Journal Reference:

  1. Christine Guo Lian, Ericka M Bueno, Scott R Granter, Alvaro C Laga, Arturo P Saavedra, William M Lin, Joseph S Susa, Qian Zhan, Anil K Chandraker, Stefan G Tullius, Bohdan Pomahac, George F Murphy. Biomarker evaluation of face transplant rejection: association of donor T cells with target cell injury. Modern Pathology, 2014; DOI: 10.1038/modpathol.2013.249

Cite This Page:

Brigham and Women's Hospital. "New insights into facial transplantation." ScienceDaily. ScienceDaily, 17 January 2014. <www.sciencedaily.com/releases/2014/01/140117104027.htm>.
Brigham and Women's Hospital. (2014, January 17). New insights into facial transplantation. ScienceDaily. Retrieved April 16, 2014 from www.sciencedaily.com/releases/2014/01/140117104027.htm
Brigham and Women's Hospital. "New insights into facial transplantation." ScienceDaily. www.sciencedaily.com/releases/2014/01/140117104027.htm (accessed April 16, 2014).

Share This



More Health & Medicine News

Wednesday, April 16, 2014

Featured Research

from universities, journals, and other organizations


Featured Videos

from AP, Reuters, AFP, and other news services

Ebola Outbreak Now Linked To 121 Deaths

Ebola Outbreak Now Linked To 121 Deaths

Newsy (Apr. 15, 2014) The ebola virus outbreak in West Africa is now linked to 121 deaths. Health officials fear the virus will continue to spread in urban areas. Video provided by Newsy
Powered by NewsLook.com
Cognitive Function: Is It All Downhill From Age 24?

Cognitive Function: Is It All Downhill From Age 24?

Newsy (Apr. 15, 2014) A new study out of Canada says cognitive motor performance begins deteriorating around age 24. Video provided by Newsy
Powered by NewsLook.com
How Mt. Everest Helped Scientists Research Diabetes

How Mt. Everest Helped Scientists Research Diabetes

Newsy (Apr. 15, 2014) British researchers were able to use Mount Everest's low altitudes to study insulin resistance. They hope to find ways to treat diabetes. Video provided by Newsy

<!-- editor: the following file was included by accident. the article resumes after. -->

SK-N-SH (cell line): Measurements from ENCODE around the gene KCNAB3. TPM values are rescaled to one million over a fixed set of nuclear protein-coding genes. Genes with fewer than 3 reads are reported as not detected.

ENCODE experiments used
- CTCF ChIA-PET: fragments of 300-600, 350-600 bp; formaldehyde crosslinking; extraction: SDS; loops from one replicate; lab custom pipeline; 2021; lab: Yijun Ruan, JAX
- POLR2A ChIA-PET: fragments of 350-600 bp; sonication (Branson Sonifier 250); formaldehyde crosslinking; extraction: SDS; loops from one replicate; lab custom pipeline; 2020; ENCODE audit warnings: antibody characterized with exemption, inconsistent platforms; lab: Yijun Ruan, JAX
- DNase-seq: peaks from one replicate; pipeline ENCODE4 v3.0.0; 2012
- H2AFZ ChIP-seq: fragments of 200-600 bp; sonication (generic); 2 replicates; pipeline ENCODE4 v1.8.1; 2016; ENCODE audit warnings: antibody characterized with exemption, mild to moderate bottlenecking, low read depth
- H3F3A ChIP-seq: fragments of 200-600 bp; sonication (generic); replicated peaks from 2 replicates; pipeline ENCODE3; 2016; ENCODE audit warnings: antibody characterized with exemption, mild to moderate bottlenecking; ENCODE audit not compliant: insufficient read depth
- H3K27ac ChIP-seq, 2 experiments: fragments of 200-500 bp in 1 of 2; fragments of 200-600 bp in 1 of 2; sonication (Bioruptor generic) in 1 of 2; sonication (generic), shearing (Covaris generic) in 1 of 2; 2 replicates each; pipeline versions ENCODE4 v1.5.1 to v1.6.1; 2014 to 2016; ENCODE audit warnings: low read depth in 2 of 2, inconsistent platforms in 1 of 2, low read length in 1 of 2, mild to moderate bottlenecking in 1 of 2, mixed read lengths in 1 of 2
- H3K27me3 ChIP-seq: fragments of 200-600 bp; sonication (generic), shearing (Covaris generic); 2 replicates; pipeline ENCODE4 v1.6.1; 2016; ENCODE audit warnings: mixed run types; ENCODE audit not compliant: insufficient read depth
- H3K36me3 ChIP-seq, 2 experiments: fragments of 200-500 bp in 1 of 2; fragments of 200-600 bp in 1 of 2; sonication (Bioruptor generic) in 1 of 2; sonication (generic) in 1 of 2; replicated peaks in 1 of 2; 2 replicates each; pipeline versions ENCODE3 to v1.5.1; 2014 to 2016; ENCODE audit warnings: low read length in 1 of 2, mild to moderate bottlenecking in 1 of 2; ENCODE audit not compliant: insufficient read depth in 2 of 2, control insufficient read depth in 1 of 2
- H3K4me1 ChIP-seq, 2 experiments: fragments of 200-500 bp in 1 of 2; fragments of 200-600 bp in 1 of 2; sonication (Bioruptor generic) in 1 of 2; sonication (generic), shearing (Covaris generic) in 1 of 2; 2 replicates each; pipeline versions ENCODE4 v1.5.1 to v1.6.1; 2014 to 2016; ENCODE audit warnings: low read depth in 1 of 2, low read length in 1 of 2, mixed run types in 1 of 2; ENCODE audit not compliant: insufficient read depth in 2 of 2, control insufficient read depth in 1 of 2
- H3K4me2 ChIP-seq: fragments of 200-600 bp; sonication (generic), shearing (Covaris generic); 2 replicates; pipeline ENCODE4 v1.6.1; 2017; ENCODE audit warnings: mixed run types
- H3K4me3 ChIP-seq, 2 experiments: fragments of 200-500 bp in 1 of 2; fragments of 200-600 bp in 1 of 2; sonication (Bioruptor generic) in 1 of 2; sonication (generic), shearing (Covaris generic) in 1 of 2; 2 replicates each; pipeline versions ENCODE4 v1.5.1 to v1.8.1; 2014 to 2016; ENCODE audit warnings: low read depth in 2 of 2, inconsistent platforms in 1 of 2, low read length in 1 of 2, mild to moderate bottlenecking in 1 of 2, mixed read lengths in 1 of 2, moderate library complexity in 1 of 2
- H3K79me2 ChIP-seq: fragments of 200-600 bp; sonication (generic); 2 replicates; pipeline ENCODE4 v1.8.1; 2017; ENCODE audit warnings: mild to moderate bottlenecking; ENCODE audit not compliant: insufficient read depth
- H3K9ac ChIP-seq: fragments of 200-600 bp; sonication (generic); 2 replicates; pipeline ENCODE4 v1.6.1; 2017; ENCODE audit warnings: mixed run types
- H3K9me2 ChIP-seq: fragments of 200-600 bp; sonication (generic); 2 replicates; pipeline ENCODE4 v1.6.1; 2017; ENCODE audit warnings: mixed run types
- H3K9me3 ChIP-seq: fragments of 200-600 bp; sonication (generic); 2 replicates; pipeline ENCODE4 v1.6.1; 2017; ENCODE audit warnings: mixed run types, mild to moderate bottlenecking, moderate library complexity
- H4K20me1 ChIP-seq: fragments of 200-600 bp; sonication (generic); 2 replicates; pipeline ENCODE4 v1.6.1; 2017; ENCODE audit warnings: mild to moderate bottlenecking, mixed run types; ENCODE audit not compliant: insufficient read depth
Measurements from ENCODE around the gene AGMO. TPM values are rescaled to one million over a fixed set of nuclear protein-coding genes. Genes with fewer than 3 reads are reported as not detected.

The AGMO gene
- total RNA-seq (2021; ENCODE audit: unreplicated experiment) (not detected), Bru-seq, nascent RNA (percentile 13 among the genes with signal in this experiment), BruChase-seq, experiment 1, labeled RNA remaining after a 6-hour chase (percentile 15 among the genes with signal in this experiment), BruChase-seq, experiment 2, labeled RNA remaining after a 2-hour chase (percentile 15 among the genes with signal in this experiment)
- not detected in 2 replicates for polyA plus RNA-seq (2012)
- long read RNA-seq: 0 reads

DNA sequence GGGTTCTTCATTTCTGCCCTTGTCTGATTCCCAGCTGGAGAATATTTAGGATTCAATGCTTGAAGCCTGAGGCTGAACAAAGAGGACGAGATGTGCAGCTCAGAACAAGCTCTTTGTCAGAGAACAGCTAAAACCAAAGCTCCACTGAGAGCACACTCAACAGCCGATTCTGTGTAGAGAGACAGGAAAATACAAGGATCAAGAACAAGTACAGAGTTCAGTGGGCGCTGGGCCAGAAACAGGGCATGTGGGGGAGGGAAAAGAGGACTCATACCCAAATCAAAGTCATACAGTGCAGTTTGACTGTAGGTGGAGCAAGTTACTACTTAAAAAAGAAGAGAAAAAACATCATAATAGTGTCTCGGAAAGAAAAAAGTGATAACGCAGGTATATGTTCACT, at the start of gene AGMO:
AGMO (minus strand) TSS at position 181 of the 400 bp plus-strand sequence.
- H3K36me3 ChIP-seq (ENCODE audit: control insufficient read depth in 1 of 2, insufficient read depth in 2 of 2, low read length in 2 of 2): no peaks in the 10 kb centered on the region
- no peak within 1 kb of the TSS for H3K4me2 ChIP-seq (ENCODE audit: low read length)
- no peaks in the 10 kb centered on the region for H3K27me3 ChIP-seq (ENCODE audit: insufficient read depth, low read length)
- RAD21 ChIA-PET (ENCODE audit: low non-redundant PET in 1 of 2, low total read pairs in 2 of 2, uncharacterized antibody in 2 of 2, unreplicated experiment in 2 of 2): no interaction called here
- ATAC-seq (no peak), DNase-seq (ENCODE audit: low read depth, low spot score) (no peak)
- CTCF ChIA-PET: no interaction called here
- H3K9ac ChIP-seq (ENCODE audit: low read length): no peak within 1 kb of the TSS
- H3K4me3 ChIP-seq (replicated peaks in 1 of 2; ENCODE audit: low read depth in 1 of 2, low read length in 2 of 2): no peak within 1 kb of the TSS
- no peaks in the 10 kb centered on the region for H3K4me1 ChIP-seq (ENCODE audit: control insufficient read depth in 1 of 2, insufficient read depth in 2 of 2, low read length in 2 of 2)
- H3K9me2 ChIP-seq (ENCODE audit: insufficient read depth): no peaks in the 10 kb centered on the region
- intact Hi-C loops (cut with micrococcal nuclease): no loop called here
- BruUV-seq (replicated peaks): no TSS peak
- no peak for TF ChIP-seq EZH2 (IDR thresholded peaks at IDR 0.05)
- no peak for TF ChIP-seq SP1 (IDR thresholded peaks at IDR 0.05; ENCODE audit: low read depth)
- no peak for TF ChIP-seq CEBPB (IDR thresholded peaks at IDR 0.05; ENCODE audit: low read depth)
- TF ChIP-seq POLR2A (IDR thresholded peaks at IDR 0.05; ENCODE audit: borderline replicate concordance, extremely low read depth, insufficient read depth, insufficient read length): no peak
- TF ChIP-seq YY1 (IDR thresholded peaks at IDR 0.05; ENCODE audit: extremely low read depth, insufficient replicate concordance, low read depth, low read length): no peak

Powered by NewsLook.com
Carpenter's Injury Leads To Hundreds Of 3-D-Printed Hands

Carpenter's Injury Leads To Hundreds Of 3-D-Printed Hands

Newsy (Apr. 14, 2014) Richard van As lost all fingers on his right hand in a woodworking accident. Now, he's used the incident to create a prosthetic to help hundreds. Video provided by Newsy
Powered by NewsLook.com

Search ScienceDaily

Number of stories in archives: 140,361

Find with keyword(s):
Enter a keyword or phrase to search ScienceDaily for related topics and research stories.

Save/Print:
Share:

Breaking News:
from the past week

In Other News

... from NewsDaily.com

Science News

Health News

Environment News

Technology News



Save/Print:
Share:

Free Subscriptions


Get the latest science news with ScienceDaily's free email newsletters, updated daily and weekly. Or view hourly updated newsfeeds in your RSS reader:

Get Social & Mobile


Keep up to date with the latest news from ScienceDaily via social networks and mobile apps:

Have Feedback?


Tell us what you think of ScienceDaily -- we welcome both positive and negative comments. Have any problems using the site? Questions?
Mobile: iPhone Android Web
Follow: Facebook Twitter Google+
Subscribe: RSS Feeds Email Newsletters
Latest Headlines Health & Medicine Mind & Brain Space & Time Matter & Energy Computers & Math Plants & Animals Earth & Climate Fossils & Ruins